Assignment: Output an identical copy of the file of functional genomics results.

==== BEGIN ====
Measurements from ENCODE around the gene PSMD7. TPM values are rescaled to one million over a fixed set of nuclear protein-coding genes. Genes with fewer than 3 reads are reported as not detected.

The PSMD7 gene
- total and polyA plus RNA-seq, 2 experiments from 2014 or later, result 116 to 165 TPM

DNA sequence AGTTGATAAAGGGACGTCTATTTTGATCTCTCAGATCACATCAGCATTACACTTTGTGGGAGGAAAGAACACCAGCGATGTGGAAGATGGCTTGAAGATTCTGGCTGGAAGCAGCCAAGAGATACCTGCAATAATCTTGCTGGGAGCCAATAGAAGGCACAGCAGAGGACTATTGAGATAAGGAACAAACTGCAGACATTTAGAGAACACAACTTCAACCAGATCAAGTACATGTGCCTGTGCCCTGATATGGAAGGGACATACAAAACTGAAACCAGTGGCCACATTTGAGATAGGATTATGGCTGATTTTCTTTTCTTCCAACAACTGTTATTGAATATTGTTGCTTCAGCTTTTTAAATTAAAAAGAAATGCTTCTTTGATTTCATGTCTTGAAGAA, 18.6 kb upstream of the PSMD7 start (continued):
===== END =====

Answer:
Measurements from ENCODE around the gene PSMD7. TPM values are rescaled to one million over a fixed set of nuclear protein-coding genes. Genes with fewer than 3 reads are reported as not detected.

The PSMD7 gene
- total and polyA plus RNA-seq, 2 experiments from 2014 or later, result 116 to 165 TPM

DNA sequence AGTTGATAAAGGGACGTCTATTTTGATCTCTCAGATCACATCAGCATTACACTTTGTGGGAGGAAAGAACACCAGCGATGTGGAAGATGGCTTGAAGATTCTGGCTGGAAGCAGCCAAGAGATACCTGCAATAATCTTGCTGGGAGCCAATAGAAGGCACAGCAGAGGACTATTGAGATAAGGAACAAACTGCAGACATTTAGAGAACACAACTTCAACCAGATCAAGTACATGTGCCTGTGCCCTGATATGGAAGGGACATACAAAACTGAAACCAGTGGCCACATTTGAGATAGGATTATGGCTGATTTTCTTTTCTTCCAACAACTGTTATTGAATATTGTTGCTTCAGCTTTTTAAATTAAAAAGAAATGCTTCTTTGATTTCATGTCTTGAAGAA, 18.6 kb upstream of the PSMD7 start (continued):